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By Brian Hews
Hews Media Group-Community News has learned that opponents of the Pomona Measure Y Message Center Initiative, an initiative that would generate $250,000 annually to fund essential City services, including police and fire protection, street and park maintenance, library and recreation services, and other vital City programs, are sending out what amounts to outright lies to Pomona residents in an attempt to block the measure from passing, and there are strong indications that Pomona Councilwoman Cristina Carrizosa is behind the movement.
8,500 Pomona residents, who read the initiative and saw its merits, signed a petition recently, placing Measure Y on the June 7 ballot.
If passed, Measure Y, which will allow billboards in non-residential areas only, would bring a total of $10 million to City coffers over the life of the agreement, with $500,000 paid upfront.
Sources are telling HMG-CN that Pomona Councilwoman Cristina Carrizosa, who apparently supports an agreement that has expired under the law and generates zero dollars for the City, is behind the movement.
Those same sources are saying other outdoor advertising firms are behind Carrizosa and her attempt to defeat the measure.
Carrizosa has filed two Argument and Rebuttal forms with the Pomona City Clerk against the measure – the first volley of lies and falsehoods – all inexplicably aimed at defeating the measure. Two copies are below.
Calling the Measure a Tax
One of the most egregious lies claim that Measure Y is “a tax that will be imposed on Pomona residents.”
Measure Y is clearly not a tax, the advertising company, Bulletin Displays (Bulletin) entered into an agreement with the City voluntarily; an agreement that Pomona residents will vote on June 7.
If approved, Bulletin, at its own expense, will build 10 Message Centers in non-residential areas only, at a cost of $5 million.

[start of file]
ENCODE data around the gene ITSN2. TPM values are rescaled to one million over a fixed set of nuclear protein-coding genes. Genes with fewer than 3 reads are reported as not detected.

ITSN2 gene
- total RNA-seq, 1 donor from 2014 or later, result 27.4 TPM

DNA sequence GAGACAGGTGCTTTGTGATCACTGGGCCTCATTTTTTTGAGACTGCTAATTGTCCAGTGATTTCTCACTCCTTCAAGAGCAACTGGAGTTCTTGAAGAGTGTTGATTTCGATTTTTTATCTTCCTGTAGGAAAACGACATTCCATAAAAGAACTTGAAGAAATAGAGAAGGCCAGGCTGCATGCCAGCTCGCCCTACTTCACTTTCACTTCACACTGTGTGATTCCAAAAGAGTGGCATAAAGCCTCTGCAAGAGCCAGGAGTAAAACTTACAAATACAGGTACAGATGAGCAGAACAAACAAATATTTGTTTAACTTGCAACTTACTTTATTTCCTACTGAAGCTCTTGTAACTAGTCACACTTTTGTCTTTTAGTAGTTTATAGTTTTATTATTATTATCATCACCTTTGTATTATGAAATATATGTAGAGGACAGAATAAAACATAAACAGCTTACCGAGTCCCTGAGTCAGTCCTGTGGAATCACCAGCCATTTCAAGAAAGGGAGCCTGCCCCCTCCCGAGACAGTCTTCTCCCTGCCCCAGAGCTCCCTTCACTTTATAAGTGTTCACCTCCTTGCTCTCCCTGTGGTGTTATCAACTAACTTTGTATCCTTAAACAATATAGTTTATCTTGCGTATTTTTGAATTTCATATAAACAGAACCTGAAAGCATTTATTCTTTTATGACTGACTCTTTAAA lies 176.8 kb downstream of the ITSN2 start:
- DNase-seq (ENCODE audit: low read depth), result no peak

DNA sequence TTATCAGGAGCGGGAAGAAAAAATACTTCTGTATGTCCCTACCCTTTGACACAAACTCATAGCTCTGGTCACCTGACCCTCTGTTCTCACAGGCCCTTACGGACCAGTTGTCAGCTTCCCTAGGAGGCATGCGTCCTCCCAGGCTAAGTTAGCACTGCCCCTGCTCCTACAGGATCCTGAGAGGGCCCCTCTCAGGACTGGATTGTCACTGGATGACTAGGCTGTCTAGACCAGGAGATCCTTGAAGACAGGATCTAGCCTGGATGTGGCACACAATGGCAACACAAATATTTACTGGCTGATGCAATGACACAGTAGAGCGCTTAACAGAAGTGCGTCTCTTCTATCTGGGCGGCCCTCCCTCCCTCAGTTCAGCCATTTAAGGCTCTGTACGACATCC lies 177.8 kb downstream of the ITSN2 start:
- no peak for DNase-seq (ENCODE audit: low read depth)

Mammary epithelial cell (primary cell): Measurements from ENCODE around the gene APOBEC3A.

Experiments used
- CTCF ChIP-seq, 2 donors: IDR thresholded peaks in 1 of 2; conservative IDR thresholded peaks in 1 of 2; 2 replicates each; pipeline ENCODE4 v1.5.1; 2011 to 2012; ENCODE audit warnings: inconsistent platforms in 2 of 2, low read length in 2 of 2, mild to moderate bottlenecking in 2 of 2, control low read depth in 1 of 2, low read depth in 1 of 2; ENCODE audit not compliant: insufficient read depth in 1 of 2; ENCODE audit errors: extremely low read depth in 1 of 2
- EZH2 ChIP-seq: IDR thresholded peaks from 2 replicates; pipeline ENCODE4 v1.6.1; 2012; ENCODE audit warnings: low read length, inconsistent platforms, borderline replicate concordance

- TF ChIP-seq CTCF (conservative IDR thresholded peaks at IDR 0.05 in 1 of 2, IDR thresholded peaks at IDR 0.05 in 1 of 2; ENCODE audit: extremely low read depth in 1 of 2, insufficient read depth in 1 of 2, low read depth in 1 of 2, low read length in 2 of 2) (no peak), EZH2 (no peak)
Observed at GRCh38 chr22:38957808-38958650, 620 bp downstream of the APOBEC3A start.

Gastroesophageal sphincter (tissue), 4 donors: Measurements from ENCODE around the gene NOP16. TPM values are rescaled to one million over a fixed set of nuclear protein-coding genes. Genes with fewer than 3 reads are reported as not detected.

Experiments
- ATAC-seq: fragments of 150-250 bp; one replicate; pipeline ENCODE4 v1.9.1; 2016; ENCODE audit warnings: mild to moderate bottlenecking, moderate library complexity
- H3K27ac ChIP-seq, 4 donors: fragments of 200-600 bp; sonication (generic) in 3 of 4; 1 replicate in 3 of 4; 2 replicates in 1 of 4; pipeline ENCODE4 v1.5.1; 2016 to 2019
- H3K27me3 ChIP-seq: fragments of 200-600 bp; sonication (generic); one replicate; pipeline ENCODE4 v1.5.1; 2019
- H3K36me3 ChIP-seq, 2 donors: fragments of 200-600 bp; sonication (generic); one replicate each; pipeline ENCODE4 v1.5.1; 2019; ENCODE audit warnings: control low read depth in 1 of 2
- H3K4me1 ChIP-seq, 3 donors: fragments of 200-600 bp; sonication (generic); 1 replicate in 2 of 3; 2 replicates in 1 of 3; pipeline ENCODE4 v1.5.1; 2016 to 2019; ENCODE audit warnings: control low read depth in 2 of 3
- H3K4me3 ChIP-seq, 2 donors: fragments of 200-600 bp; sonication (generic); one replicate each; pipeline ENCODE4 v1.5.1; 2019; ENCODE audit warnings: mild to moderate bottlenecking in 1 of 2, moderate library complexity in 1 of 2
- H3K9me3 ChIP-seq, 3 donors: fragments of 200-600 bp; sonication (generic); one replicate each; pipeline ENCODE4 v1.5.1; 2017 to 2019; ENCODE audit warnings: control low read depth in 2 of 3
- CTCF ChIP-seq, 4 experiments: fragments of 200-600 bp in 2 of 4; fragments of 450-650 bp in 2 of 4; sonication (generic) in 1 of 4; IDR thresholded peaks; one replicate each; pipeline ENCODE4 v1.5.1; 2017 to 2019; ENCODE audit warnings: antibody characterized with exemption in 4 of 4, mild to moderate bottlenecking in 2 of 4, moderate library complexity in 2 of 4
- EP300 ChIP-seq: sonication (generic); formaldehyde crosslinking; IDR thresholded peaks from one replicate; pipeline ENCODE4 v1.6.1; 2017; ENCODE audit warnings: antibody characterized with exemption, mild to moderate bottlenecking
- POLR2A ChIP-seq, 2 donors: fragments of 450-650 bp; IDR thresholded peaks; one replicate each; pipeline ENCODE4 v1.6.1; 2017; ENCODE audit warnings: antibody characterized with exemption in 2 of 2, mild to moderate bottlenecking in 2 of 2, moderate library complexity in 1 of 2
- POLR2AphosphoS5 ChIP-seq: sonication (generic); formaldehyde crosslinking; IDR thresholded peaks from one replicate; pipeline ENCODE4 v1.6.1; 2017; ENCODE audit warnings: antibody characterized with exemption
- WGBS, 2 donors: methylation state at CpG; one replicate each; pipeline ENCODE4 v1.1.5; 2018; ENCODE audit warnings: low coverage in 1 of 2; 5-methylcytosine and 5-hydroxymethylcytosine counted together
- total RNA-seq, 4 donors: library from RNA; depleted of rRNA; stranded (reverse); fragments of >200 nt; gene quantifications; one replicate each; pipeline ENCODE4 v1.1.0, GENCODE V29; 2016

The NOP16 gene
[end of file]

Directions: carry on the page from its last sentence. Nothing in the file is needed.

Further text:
Bulletin will pay the City $500,000 up front and a total of $10 million over the life of the agreement.
In addition, the Measure does not call for the City to spend any money.
Further, the agreement stipulates that local charities and nonprofit associations will get free advertising on the new Digital Message Centers.
The City of Pomona will also get free advertising for events and, in the case of any emergencies, Bulletin will post informative alerts for Pomona residents on the Digital Message Centers within minutes of the emergency, similar to the “Amber Alerts” seen on Caltrans’ message centers on Southern California highways.
Finally, Bulletin will also extend a 10% advertising discount to all local businesses, bringing more value added benefits to the City. The City will be able to attract new businesses with discounted advertising, adding even more tax revenue to the General Fund above what Bulletin is paying.
Yet Carrizosa continues to fight, and lie.
No Control of Content
Carrizosa and company are also falsely telling residents that the City has no way to control the content of the Message Centers.
The initiative specifically outlines strict content restrictions on the Message Centers and levies severe monetary penalties for non-compliance, as seen below.
The ballot measure states, “No advertisement on any new structure built under this agreement shall be displayed which would be indecent or obscene. The City may serve written notice and developer (Bulletin) shall remove all such advertising deemed offensive within three days or be fined $500 each day after that.”
False Claim of Overall Revenue
Another egregious statement claims that Bulletin will make “billions off the billboards.”